Who is overseeing the remediation?

PG&E is working under the oversight of the San Francisco Bay Regional Water Quality Control Board (Water Board), an organization within the California Environmental Protection Agency, which is the lead agency overseeing the environmental investigations and cleanup. In addition, PG&E is coordinating remediation efforts with the City and Port of San Francisco and several other local, state and federal agencies, including the California Department of Fish and Wildlife.

Are there health risks to the community as a result of impacts to the soil, groundwater, surface water and sediments?

No. All information that we have collected to date indicates that there is no health risk to the public from environmental impacts under current property use.

What is PG&E doing to protect air quality during the cleanup effort?

PG&E will take all necessary precautions to protect the community and site workers during the construction activities associated with cleanup activities. This will include a dust mitigation and air monitoring program that adheres to all federal, state and local guidelines.

What formal procedures has PG&E put in place in order to ensure community members have an opportunity to comment on the remediation and cleanup plans?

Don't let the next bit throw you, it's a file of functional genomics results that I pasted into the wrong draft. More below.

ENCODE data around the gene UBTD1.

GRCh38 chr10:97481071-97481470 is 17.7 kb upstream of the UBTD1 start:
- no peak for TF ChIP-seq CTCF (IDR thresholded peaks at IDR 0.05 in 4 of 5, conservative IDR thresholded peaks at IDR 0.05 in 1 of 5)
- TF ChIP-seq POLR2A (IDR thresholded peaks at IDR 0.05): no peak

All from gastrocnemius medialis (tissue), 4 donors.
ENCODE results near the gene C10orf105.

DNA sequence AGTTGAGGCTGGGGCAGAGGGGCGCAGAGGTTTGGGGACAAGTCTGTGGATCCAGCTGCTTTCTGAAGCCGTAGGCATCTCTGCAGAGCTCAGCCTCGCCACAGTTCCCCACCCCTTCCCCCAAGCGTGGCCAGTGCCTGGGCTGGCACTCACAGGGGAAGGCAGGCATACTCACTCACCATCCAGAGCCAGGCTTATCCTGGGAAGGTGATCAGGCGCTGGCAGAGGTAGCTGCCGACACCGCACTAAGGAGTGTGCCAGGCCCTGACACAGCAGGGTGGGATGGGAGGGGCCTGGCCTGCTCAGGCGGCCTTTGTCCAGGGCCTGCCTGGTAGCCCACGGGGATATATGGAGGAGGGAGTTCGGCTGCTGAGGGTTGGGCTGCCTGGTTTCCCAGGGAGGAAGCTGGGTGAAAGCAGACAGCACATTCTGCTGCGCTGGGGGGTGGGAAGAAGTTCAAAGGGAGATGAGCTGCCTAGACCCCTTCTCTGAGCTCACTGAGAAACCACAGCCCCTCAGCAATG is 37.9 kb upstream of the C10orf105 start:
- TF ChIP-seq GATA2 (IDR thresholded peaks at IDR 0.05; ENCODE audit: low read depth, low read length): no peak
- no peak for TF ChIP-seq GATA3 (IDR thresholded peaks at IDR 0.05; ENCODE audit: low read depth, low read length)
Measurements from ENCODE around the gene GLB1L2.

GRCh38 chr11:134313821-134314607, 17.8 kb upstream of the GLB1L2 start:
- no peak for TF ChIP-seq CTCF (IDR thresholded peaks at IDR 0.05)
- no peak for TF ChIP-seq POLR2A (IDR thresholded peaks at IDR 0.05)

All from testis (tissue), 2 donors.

We have put together a comprehensive community outreach plan for this site. Our community outreach efforts include regular project newsletters, community planning meetings and stakeholder outreach. Newsletters with progress updates are periodically mailed to approximately 1,400 local residents and key stakeholders. In 2012 we held two community meetings to discuss PG&E's efforts at the site with the community and incorporate input into our cleanup plans for the Northeast Area and in 2013, one community meeting was held to discuss the results of the offshore sediment investigation and provide updates on other areas. Another community open house was recently held to discuss the Pilot Test in the Northeast Area. In addition, the Water Board has a public participation program for the site. This includes invitations to comment on various draft feasibility studies and cleanup plans. The Water Board also invites community members to participate in Public Meetings. For example, in 2012 the Water Board solicited feedback to inform the final cleanup approach for the Northeast Area. All members of the community are encouraged to contact the project team via the contact information listed on the right hand side of this page.